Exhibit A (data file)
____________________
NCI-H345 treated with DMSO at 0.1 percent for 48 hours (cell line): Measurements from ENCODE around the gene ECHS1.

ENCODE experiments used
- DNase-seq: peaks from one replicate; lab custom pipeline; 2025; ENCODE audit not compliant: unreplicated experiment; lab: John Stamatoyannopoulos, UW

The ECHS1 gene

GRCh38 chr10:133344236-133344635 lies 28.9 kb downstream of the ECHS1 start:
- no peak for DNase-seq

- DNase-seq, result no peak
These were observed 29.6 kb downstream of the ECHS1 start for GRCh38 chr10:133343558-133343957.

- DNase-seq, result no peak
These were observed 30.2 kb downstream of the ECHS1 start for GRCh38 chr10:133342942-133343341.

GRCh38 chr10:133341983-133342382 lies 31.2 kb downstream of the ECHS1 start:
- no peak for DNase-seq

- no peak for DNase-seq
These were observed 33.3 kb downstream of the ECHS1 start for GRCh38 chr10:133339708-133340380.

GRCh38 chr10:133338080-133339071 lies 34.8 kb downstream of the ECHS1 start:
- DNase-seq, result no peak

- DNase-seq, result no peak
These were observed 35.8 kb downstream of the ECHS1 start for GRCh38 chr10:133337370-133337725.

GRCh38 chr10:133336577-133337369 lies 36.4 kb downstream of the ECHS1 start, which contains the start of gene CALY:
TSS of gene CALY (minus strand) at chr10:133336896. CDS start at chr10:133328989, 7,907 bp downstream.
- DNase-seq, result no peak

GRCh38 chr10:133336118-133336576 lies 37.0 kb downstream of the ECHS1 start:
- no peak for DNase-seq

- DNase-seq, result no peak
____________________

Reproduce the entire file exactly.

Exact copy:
NCI-H345 treated with DMSO at 0.1 percent for 48 hours (cell line): Measurements from ENCODE around the gene ECHS1.

ENCODE experiments used
- DNase-seq: peaks from one replicate; lab custom pipeline; 2025; ENCODE audit not compliant: unreplicated experiment; lab: John Stamatoyannopoulos, UW

The ECHS1 gene

GRCh38 chr10:133344236-133344635 lies 28.9 kb downstream of the ECHS1 start:
- no peak for DNase-seq

- DNase-seq, result no peak
These were observed 29.6 kb downstream of the ECHS1 start for GRCh38 chr10:133343558-133343957.

- DNase-seq, result no peak
These were observed 30.2 kb downstream of the ECHS1 start for GRCh38 chr10:133342942-133343341.

GRCh38 chr10:133341983-133342382 lies 31.2 kb downstream of the ECHS1 start:
- no peak for DNase-seq

- no peak for DNase-seq
These were observed 33.3 kb downstream of the ECHS1 start for GRCh38 chr10:133339708-133340380.

GRCh38 chr10:133338080-133339071 lies 34.8 kb downstream of the ECHS1 start:
- DNase-seq, result no peak

- DNase-seq, result no peak
These were observed 35.8 kb downstream of the ECHS1 start for GRCh38 chr10:133337370-133337725.

GRCh38 chr10:133336577-133337369 lies 36.4 kb downstream of the ECHS1 start, which contains the start of gene CALY:
TSS of gene CALY (minus strand) at chr10:133336896. CDS start at chr10:133328989, 7,907 bp downstream.
- DNase-seq, result no peak

GRCh38 chr10:133336118-133336576 lies 37.0 kb downstream of the ECHS1 start:
- no peak for DNase-seq

- DNase-seq, result no peak